But while the pursuit of the faux Canary provides the plot, the emotion in the episode comes from the aftermath of last week. Everyone on Team Arrow has their acting moment as they deal with Laurel’s exit, but credit especially to Paul Blackthorne and David Ramsay, so often the performance core of the show anyway, for their respective turns as grief and anger threaten to consume their characters. Lovely too to see a cameo return from Alex Kingston and her awful American accent at the funeral.
Curiously, the show seems to be going out of its way to ensure we know there’s no return for Katie Cassidy’s Laurel going forward. It’s emphasised repeatedly that the Lazarus Pit is destroyed and no magic can bring her back. We see her fridged in the hospital. Oliver outs her secret identity to the world, and her death – like Coulson in The Avengers – is the catalyst for the team to take decisive action.
Given that Arrow is a show constructed around flashbacks, it’d not be a surprise to see her show up in cameos in future seasons, but as an exercise in underlining that Dinah Laurel Lance is really, definitely, truly gone, it’s done with great emphasis. The curse of a superhero show is that people recover from death repeatedly – when you really need to write someone out, you need to do so with hammer-strike subtlety.
Cassidy does get one final moment in the sun, however, with a clever weaving of the flashback sequences showing us the gap between series one and two, and the flash forwards we saw earlier this year finally paying off. As such, she gives a lovely final performance as Laurel, trying to move on with her life following Tommy’s death and her friendship with Oliver.
Now we know exactly why Oliver’s back on Lian Yu at the start of series two, and the relationship between Oliver and Laurel is strained – he effectively runs out on her as he tries to run from the grief and guilt he felt at Tommy’s death. It provides a nice bookend to their story – and a reminder of the personal nature of Arrow from its earliest days.
We get a nice introduction too to Madison McLaughlin’s Evelyn, the victim of HIVE turned teenage vigilante out for revenge. She doesn’t really get much to do, beyond beat people up and scream at them with the sonic weapon, but there’s enough there in both character and performance to suggest value to her coming back. Whether this is the lead-in to a recurring role on the show, or just a one-shot deal remains to be seen, but it offers an interesting new dynamic if they go down the former route.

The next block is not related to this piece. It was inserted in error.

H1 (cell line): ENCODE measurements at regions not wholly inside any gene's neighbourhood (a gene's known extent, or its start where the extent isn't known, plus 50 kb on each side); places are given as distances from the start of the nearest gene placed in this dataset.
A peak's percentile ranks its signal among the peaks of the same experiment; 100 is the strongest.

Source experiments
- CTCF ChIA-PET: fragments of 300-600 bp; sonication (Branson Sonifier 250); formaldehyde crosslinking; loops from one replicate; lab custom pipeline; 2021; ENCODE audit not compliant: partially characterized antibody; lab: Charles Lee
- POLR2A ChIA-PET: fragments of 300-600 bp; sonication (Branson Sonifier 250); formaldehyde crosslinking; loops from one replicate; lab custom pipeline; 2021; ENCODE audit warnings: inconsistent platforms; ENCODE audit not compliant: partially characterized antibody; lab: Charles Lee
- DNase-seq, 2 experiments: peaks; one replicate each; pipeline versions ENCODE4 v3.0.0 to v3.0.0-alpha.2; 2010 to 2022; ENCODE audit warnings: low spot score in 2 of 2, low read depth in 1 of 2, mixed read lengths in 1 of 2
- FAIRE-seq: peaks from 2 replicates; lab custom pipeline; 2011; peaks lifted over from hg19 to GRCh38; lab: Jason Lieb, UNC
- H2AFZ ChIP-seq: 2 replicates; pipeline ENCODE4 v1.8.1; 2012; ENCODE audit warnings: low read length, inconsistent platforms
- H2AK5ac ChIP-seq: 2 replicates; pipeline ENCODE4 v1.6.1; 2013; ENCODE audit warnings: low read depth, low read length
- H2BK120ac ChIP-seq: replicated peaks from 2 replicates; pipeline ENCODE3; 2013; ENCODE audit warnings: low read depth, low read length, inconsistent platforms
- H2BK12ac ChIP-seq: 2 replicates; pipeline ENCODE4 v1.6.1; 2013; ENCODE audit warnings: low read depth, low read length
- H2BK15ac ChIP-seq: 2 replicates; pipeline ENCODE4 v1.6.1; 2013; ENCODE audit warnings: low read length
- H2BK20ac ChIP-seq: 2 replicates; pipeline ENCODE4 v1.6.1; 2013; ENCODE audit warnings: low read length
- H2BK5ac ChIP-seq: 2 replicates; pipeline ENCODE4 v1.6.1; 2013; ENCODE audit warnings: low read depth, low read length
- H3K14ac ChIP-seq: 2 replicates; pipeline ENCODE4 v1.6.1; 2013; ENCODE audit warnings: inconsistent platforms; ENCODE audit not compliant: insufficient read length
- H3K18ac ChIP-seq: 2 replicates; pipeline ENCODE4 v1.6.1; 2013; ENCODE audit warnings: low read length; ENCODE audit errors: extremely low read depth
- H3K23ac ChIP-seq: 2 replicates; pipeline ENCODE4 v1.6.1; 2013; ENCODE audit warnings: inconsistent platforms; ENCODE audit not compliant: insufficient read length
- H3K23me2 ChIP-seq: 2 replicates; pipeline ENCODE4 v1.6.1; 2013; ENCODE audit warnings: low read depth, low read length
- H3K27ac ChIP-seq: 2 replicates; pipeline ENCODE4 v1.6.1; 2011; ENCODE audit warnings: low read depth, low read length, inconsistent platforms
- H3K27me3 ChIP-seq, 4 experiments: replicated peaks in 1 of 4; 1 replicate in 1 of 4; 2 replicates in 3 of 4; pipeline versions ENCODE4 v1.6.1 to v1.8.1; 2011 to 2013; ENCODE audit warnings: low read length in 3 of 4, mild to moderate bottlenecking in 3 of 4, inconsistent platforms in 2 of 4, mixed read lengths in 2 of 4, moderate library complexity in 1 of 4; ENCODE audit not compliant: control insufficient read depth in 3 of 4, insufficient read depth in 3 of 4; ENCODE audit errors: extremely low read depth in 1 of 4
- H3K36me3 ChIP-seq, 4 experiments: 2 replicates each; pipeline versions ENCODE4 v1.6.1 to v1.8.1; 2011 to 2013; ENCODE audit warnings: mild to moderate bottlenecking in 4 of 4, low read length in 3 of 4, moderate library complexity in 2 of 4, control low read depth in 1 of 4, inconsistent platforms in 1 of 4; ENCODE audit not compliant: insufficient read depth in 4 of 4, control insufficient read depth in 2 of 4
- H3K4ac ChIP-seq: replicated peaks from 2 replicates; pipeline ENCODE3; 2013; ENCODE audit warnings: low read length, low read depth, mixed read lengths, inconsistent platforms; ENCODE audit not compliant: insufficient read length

Arrow’s at its best when it hits the right mix of action and drama, to quote a Bis song, and “Canary Cry” gets the blend just right. This is an episode that doesn’t need a ton of action and makes sparing use of what unfolds to not overshadow the emotional core of the story – no Big Fight In A Warehouse This Week, thankfully. Now let us sing sad songs and prepare for the final four episodes, as series four approaches what promises to be a thrilling climax.
- It’s been a bit of a running theme with Arrow this year to praise the performances of David Ramsey and Paul Blackthorne, but “Canary Cry” turns that up a notch or 20, with both turning in incredible performances as the grief-stricken Diggle and Lance. Blackthorne especially sells the absolute devastation of Quentin at losing his daughter again. Heartbreaking.
- There’s some lovely, entirely non-verbal acting going on from Janet Kidder when Evelyn threatens to kill her; Ruvé is so confident that she won’t – or that if she does, it will tarnish the Canary’s reptuation further – that she smirks all the way through it. Proper supervillain stuff that.
- The episode leaves a lot of unanswered questions about how Evelyn has managed to adapt and improve on the sonic weapon that Cisco created for Laurel, and how the new girl even manages to use it given it was only keyed for Laurel to use.
- Oliver confronting Diggle as he threatens Ruvé is a great moment, but somewhat ruined by Dig taking off his stupid helmet, and both of them ditching their voice changers. Guys, she’s only run across the road, and her bodyguards are just knocked out. Okay, she knows your identities already, but kayfabe people, kayfabe…
And the Random:
- Laura Belsey makes her directing debut in the Arrowverse with this episode, having previously helmed episodes of Law And Order: SVU, NCIS: New Orleans and Criminal Minds over the last few years. She’s also responsible for a fantastic collection of photographs of a puddle in New York. No, really.
- So, Evelyn Sharp is the Arrowverse version of Ev Crawford, better known in the comics for being Black Canary’s gun-totting pal Starling in the New 52 reboot of Birds Of Prey.
- Actress Madison McLaughlin’s probably best known to readers of MCM Buzz for her recurring role as Krissy in Supernatural, although she’s popped up in everything from Mad Men to Teen Wolf.
Review by Iain Hepburn. You can listen to his podcast at www.fromthesublime.com